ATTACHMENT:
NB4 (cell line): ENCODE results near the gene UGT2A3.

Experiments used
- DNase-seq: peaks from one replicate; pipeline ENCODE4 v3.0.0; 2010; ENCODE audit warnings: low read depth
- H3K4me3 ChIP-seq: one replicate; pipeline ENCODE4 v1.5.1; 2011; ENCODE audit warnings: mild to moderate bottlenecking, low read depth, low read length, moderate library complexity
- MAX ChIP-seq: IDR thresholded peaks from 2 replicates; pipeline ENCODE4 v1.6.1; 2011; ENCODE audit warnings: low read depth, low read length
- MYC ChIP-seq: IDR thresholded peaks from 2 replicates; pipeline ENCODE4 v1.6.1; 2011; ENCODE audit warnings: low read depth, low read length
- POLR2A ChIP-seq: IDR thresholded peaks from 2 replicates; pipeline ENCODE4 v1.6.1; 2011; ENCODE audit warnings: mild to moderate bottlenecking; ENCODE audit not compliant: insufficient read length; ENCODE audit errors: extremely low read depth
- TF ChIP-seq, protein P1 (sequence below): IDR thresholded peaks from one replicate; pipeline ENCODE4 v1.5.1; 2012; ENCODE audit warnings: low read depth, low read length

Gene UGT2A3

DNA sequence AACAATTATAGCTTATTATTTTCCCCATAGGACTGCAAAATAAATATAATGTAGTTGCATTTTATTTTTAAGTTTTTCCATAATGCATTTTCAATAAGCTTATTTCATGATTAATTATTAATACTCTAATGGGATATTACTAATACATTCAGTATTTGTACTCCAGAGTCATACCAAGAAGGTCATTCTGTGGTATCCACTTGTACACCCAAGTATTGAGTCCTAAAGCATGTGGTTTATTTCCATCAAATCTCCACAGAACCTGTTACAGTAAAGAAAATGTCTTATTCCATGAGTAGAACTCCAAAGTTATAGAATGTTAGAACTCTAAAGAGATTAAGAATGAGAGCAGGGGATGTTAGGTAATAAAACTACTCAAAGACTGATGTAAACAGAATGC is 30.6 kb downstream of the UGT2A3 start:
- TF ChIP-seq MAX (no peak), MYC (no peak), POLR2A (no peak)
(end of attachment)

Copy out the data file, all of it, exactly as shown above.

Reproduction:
NB4 (cell line): ENCODE results near the gene UGT2A3.

Experiments used
- DNase-seq: peaks from one replicate; pipeline ENCODE4 v3.0.0; 2010; ENCODE audit warnings: low read depth
- H3K4me3 ChIP-seq: one replicate; pipeline ENCODE4 v1.5.1; 2011; ENCODE audit warnings: mild to moderate bottlenecking, low read depth, low read length, moderate library complexity
- MAX ChIP-seq: IDR thresholded peaks from 2 replicates; pipeline ENCODE4 v1.6.1; 2011; ENCODE audit warnings: low read depth, low read length
- MYC ChIP-seq: IDR thresholded peaks from 2 replicates; pipeline ENCODE4 v1.6.1; 2011; ENCODE audit warnings: low read depth, low read length
- POLR2A ChIP-seq: IDR thresholded peaks from 2 replicates; pipeline ENCODE4 v1.6.1; 2011; ENCODE audit warnings: mild to moderate bottlenecking; ENCODE audit not compliant: insufficient read length; ENCODE audit errors: extremely low read depth
- TF ChIP-seq, protein P1 (sequence below): IDR thresholded peaks from one replicate; pipeline ENCODE4 v1.5.1; 2012; ENCODE audit warnings: low read depth, low read length

Gene UGT2A3

DNA sequence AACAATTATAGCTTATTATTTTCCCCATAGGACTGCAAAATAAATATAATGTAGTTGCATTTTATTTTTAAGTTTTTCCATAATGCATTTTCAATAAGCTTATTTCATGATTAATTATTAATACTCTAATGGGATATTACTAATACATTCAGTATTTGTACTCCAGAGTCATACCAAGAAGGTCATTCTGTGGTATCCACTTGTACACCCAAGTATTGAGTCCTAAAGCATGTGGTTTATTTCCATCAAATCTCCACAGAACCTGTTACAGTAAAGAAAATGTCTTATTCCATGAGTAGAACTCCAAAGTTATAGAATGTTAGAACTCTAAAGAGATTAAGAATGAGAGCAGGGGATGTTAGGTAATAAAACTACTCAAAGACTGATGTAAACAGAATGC is 30.6 kb downstream of the UGT2A3 start:
- TF ChIP-seq MAX (no peak), MYC (no peak), POLR2A (no peak)